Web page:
Count Nordstrom as another marketer that believes in the power of “.com.” The department store retailer/cataloger announced in August the creation of a separate company for its direct marketing businesses – and even though it includes the catalog operations as well as the online division, the subsidiary is named Nordstrom.com.
Because the systems created for Nordstrom’s six-year-old catalog will serve its Internet division, it makes sense to include the catalog operations in the new subsidiary, says spokeswoman Shasha Richardson. Nordstrom.com’s first order of business is NordstromShoes.com. This new site, slated to launch this fall, promises to offer an astounding 20 million pairs of shoes. It will complement Nordstrom’s current Website, which despite selling only a limited selection of men’s and women’s apparel and footwear generated $1.3 million in July.
Although Nordstrom.com has no plans to increase catalog marketing efforts (catalog sales are currently about $200 million annually), the company expects the planned advertising campaign for NordstromShoes.com to indirectly benefit cataloging and retail sales.
A little help
The new subsidiary will be partly owned by Menlo Park, CA-based Benchmark Capital, which receives a minority stake in the venture in return for its $15 million investment. Benchmark Capital has invested in high-profile Internet launches such as Web auction site E-Bay.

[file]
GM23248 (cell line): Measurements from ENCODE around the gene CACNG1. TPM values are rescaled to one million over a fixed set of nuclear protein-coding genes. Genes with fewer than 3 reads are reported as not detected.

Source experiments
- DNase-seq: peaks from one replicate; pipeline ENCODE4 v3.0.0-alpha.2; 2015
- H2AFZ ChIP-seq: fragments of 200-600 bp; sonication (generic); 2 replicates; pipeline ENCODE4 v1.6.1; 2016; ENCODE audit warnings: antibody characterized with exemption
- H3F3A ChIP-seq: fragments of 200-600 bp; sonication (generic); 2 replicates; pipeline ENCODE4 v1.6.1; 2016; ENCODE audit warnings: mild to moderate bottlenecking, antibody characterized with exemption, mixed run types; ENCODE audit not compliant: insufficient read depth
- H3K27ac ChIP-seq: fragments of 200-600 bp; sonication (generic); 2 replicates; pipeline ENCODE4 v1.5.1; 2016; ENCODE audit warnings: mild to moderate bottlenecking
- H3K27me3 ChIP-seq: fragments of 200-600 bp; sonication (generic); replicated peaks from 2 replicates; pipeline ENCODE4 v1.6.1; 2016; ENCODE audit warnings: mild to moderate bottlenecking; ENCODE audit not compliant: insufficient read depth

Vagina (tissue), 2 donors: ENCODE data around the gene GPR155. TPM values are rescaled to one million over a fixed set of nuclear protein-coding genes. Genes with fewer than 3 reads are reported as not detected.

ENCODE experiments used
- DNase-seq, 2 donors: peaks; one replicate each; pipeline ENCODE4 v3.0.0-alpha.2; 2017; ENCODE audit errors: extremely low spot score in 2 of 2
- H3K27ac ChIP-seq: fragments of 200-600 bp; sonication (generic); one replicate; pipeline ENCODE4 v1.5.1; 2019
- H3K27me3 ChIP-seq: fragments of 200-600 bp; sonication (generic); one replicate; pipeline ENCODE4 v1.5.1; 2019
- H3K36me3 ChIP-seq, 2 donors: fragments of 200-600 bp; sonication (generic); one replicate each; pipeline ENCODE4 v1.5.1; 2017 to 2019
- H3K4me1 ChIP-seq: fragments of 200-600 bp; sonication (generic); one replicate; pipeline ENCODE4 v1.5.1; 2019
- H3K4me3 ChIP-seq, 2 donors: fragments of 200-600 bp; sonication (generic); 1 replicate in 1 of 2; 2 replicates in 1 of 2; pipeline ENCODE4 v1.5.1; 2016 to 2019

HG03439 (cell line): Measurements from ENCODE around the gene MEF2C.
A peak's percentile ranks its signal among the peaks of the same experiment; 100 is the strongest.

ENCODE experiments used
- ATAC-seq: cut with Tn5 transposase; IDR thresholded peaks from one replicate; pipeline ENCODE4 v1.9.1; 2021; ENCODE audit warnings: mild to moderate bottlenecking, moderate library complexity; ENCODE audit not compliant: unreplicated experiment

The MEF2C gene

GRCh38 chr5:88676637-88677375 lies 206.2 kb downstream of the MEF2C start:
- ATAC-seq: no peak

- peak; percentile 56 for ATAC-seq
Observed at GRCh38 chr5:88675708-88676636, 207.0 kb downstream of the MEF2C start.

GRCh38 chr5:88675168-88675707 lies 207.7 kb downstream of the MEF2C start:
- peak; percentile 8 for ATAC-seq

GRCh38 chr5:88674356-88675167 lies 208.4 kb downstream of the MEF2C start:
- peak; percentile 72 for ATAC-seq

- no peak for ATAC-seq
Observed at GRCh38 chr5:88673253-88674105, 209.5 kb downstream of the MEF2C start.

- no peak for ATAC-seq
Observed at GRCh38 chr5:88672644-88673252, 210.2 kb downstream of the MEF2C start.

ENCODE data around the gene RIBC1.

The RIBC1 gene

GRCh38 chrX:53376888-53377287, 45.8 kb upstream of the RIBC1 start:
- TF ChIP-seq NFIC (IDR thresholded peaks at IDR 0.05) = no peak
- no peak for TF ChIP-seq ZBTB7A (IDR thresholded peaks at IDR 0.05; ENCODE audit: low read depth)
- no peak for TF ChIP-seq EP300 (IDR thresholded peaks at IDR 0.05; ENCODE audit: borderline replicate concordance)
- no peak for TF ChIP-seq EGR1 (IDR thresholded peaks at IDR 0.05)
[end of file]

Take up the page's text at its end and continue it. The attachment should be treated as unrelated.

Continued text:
According to Laurie J. Breidenbach, a retail analyst with Ragen MacKenzie in Portland, OR, the financial investment may be less important to Nordstrom than Benchmark’s online track record. “Nordstrom doesn’t have much experience in the Internet side of the business. And there’s no more financial commitment scheduled from Benchmark, so there will be no control issue in the future.”
The creation of the catalog/ Internet subsidiary did little to boost Nordstrom’s stock price, which slid from roughly $32 to $29 in the week following the Aug. 24 announcement, despite the company’s allowance that shares in the new unit could be offered publicly in the future. But Breidenbach was not surprised by Wall Street’s lack of interest. “Retailers have traditionally struggled outside of their established distribution channels,” she says. “I look at Nordstrom’s catalog division, and it’s evolving but still not profitable.”